Farmington Canal Bike Trail Connects 12 CT Communities
July 10, 2019
By CCM staff
In Connecticut, if you were asked to name something that benefited towns and cities, people’s health and well-being, and spanned pretty much the entire state, the one logical conclusion is the Farmington Canal Heritage Trail (FCHT).
On this week’s episode of the Connecticut Conference of Municipalities’ podcast, the Municipal Voice, produced in partnership with WNHHLP 103.5 FM and the New Haven Independent, we brought on Barbara Collins, the President of the Farmington Valley Trails Council and Lisa Fernandez, the President of the Farmington Canal Rail to Trail Association.
For those not familiar with this hidden gem, the Farmington Canal Heritage Trail sits on the remains of a canal route that extends from New Haven at the coast up through Northampton, Massachusetts. Eventually that canal became a railway, and as the railway fell into disuse around thirty, forty years ago, advocates began turning these railways into trails birthing the Rails-To-Trails movement.
Lisa Fernandez said it’s like the Appalachian Trail, but instead of connecting mountain, “it connects communities,” and that is true in more ways than one.
From New Haven to the Mass border, each town is essentially responsible for their section of the trail. Because of this, the FCHT represents one of the largest examples of regionalization in the state. Municipalities cooperate to connect the route for one seamless rail system.
As it stands right now, the largest gap is in the Plainville/Southington area, which has run into issues because trains still actively run on their section of the trail, forcing study and planning to figure out the best ways to connect the trail.
Varied uses back to top
Each section can be used distinctly, with our guests both citing dog walkers and joggers as primary examples, but increasingly the Trail has become a destination quite like the Appalachian Trail, where cyclists will start in New Haven and make their way up to Northampton. There are plans to extend the trail even further into Mass., but Connecticut had already laid the groundwork for the trail, which is why it is increasingly inching towards completion.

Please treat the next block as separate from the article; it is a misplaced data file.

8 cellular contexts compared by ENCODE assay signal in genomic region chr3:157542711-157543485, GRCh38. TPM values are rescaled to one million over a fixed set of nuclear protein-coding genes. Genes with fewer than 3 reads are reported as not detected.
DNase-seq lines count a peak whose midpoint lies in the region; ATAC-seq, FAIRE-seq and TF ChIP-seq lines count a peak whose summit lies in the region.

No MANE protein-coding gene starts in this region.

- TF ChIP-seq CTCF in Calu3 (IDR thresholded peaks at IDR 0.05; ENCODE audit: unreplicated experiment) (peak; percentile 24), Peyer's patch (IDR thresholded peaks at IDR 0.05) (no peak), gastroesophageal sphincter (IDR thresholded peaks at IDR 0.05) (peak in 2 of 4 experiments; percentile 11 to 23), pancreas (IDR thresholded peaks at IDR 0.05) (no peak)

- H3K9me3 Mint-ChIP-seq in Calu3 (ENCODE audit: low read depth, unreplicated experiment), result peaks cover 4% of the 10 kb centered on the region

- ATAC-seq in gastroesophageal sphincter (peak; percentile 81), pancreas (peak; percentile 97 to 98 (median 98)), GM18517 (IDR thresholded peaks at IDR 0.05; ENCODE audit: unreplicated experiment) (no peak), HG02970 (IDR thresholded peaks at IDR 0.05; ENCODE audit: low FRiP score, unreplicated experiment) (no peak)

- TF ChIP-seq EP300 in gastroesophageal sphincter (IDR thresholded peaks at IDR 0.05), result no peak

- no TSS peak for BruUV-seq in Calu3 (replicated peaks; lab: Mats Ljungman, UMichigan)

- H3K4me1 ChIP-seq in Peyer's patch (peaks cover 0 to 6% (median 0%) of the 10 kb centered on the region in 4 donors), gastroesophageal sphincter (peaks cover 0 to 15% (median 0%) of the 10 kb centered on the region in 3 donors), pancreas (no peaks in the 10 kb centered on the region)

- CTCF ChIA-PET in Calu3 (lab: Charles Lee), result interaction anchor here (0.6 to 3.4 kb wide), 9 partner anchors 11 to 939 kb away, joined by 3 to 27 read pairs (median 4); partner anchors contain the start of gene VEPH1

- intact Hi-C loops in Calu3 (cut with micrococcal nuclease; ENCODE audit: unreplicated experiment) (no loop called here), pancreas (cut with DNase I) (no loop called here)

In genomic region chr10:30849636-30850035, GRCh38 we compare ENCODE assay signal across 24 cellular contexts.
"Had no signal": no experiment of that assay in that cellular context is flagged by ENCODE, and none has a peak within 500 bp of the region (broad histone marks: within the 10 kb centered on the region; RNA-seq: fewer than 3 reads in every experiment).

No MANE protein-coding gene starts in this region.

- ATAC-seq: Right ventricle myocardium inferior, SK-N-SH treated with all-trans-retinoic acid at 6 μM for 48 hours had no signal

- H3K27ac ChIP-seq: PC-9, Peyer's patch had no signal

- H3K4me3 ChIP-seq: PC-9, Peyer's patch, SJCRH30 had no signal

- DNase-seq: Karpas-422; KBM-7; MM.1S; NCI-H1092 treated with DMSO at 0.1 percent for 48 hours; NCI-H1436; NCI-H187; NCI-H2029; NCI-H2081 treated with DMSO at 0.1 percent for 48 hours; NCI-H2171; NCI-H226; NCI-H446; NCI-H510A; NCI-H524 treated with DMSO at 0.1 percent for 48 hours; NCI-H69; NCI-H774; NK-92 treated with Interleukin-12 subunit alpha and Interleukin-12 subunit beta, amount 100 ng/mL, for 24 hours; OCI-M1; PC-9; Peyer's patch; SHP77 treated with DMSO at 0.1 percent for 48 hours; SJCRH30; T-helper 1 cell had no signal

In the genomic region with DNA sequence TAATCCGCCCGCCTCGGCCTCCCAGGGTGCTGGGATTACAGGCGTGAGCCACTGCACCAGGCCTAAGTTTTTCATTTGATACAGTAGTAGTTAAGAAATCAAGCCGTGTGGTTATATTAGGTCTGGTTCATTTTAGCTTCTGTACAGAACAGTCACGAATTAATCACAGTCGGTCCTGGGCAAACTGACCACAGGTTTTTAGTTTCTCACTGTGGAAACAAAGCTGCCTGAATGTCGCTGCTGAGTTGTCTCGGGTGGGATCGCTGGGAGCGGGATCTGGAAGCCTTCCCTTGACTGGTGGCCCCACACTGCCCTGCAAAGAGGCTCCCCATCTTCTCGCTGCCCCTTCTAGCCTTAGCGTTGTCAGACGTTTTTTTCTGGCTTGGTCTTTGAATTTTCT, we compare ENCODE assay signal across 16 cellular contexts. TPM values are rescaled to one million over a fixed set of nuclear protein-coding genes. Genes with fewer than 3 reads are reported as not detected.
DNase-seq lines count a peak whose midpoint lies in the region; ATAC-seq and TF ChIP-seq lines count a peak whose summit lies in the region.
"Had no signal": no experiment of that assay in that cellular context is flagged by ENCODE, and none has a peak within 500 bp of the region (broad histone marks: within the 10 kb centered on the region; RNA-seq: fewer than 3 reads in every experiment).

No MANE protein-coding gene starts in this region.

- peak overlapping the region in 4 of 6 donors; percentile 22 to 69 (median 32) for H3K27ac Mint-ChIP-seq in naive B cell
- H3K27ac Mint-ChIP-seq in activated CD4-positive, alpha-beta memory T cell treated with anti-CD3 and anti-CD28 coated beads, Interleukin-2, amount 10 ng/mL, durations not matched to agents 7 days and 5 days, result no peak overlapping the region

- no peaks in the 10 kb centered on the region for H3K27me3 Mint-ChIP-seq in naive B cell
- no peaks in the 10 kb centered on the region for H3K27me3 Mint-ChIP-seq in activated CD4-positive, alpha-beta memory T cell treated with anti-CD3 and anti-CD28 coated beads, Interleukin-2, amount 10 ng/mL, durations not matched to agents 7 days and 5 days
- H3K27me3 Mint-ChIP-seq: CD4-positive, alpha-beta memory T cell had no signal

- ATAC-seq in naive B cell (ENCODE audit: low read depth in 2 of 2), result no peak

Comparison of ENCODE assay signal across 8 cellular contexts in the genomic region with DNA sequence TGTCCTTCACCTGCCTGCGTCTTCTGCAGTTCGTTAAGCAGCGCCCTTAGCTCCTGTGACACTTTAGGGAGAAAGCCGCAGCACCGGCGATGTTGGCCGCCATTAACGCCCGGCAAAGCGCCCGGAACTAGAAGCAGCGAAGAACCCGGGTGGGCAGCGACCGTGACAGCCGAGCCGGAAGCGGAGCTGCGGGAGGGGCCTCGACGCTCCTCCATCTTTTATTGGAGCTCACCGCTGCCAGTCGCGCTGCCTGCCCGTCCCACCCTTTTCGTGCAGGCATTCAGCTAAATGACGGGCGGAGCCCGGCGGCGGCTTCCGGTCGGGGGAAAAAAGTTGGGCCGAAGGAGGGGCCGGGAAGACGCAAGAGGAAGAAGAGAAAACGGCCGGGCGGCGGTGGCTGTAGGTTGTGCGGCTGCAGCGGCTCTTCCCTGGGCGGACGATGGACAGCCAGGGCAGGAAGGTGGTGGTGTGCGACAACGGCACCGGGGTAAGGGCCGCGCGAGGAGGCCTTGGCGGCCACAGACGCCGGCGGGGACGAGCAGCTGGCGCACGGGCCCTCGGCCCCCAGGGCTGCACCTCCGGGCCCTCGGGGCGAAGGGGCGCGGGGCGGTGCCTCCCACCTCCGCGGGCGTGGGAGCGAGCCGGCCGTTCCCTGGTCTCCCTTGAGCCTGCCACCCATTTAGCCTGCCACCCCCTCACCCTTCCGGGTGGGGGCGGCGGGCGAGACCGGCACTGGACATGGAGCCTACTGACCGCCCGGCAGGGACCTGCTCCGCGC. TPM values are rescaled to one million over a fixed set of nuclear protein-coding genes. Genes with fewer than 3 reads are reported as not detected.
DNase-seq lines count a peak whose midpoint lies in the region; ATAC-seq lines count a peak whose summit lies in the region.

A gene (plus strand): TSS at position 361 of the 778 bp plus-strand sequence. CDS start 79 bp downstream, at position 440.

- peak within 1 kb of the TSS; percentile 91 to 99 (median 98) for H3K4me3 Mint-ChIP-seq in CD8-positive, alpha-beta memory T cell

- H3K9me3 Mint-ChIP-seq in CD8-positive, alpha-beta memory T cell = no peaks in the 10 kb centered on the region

But the work is never over, both organizations are run entirely on volunteer time, and according to Collins, some of the primary functions include fundraising, being on boards and committees like the Department of Transportation committee, looking for grants, maintaining the trails, education and advocating.
Collins’ group, which primarily advocates for the northern section, offers coupons for bike helmets to make sure that cyclists are safe, while Fernandez’s group offers bike bells for a small donation (or free if you couldn’t afford it).
The FCHT does not stay entirely on the trail, or comes into intersections with active and busy streets, so safety is a must for cyclists and pedestrians.
The Trail, since it is a trail connecting cities, is increasingly been a boon for businesses along the way. Cyclists and pedestrians are making a day of it, so to speak, and might stop and get lunch off the trail.
As the popularity grows, more people are seeing the utilitarian uses of the FCHT, with plans to connect the trail to the Airline trail, to move the trail into Hartford, extend it to Long Wharf, and create branches to universities across the state.
The ecological benefit of the trail is manifold as CT residents get their cars off the road and put their feet and bikes on the Farmington Canal Heritage Trail. For Fernandez, it’s a return to Connecticut’s roots before roads, hence Heritage in the name. For Collins, its utility extends far beyond the physical, “it’s a peaceful way to enjoy life.”